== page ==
Fed says redesigned $100 bill ready by October
WASHINGTON (AP) — The Federal Reserve announced Wednesday that it will begin circulating a redesigned $100 bill this fall, more than two years after its initial target.
The Fed has set a new target date of Oct. 8. The redesigned note incorporates added security features, such as a blue, 3-D security ribbon and a disappearing Liberty Bell in an inkwell. The features are designed to thwart counterfeiters.
The revamped bill had been expected to go into circulation in February 2011. But in December 2010, officials announced an indefinite delay. They said they needed more time to fix production issues that left unwanted creases in many of the notes.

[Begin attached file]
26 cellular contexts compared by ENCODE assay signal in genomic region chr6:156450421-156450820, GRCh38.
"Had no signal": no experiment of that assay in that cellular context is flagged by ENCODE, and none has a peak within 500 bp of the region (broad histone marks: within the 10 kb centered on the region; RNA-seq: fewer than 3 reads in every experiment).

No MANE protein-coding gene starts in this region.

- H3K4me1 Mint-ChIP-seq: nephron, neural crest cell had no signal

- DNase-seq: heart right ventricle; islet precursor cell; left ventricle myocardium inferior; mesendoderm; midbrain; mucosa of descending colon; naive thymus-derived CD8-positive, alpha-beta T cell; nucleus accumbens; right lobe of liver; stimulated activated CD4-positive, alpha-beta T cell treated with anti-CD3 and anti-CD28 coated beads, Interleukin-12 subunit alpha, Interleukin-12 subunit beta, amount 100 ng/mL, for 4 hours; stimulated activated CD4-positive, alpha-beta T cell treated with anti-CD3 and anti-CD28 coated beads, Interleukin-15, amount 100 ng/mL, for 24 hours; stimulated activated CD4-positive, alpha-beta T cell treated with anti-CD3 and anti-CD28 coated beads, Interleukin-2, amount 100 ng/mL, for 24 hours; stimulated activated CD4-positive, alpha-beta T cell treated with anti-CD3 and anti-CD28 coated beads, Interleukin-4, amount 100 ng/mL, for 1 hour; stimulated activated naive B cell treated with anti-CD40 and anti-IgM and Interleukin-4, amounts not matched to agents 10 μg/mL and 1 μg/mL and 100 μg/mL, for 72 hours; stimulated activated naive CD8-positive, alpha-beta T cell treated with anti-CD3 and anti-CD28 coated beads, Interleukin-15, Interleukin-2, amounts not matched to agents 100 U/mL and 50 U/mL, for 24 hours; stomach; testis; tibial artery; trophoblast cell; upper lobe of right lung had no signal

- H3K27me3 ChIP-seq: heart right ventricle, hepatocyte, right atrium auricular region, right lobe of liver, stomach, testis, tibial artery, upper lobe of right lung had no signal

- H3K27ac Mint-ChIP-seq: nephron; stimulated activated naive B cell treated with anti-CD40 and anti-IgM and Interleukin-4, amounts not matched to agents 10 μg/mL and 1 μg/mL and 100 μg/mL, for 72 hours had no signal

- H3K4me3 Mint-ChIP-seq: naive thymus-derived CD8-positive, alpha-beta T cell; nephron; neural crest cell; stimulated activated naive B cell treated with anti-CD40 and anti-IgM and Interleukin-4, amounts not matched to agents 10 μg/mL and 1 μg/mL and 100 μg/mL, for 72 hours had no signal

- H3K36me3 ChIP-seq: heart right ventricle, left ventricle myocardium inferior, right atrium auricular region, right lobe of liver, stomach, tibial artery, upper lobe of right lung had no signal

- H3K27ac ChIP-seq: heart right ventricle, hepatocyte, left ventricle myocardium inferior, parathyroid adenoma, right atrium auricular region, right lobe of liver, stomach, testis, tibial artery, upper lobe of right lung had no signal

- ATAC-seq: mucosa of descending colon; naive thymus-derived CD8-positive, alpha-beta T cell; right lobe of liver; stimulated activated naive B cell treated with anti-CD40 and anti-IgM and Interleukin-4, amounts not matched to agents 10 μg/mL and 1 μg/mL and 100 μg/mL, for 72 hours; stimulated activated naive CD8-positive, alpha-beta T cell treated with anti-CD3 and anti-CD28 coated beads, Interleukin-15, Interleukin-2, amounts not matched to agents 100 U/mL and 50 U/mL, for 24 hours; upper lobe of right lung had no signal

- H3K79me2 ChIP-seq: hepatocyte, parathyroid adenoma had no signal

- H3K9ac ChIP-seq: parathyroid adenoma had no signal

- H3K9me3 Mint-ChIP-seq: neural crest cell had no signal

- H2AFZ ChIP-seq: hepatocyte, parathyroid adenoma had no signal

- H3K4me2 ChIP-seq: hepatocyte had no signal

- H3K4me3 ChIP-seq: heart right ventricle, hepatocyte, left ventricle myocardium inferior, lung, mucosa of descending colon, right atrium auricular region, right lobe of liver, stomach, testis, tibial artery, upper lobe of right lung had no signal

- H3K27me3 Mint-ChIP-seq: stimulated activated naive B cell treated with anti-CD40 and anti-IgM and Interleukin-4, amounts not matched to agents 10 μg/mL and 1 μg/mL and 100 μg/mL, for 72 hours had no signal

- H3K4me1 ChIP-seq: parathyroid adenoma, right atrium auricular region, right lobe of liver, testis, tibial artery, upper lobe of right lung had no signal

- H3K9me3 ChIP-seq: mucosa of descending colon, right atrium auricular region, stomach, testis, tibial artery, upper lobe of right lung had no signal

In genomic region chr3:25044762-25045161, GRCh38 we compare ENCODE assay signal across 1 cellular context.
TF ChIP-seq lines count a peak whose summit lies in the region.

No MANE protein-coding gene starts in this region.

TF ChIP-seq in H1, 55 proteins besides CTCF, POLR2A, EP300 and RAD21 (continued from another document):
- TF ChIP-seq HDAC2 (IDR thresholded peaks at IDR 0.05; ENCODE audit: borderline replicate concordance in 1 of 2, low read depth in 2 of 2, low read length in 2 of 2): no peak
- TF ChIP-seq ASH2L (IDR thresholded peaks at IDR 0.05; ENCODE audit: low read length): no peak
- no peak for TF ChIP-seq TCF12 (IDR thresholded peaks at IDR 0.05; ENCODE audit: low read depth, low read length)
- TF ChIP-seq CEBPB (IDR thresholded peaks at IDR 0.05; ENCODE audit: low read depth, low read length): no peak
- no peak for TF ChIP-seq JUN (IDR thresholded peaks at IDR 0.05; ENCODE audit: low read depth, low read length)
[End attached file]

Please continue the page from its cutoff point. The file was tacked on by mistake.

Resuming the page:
Benjamin Franklin portrait will remain on the $100 bill, the highest value denomination in general circulation. It is also the most frequent target of counterfeiters.
The $100 bill is the last note to undergo an extensive redesign aimed at thwarting counterfeiters with ever-more sophisticated copying machines. The redesigns began in 2003 when the government added splashes of color to the $20 bill. That makeover was followed by redesigns for the $50, $10 and $5 bills. The $1 bill isn't getting a makeover.
An extensive public education effort is planned for businesses and consumers around the world to raise awareness about the new design and provide information on how to use the new security features. Fed officials said information about the redesigned $100 can be found at www.newmoney.gov.
Posted on Fri, April 26, 2013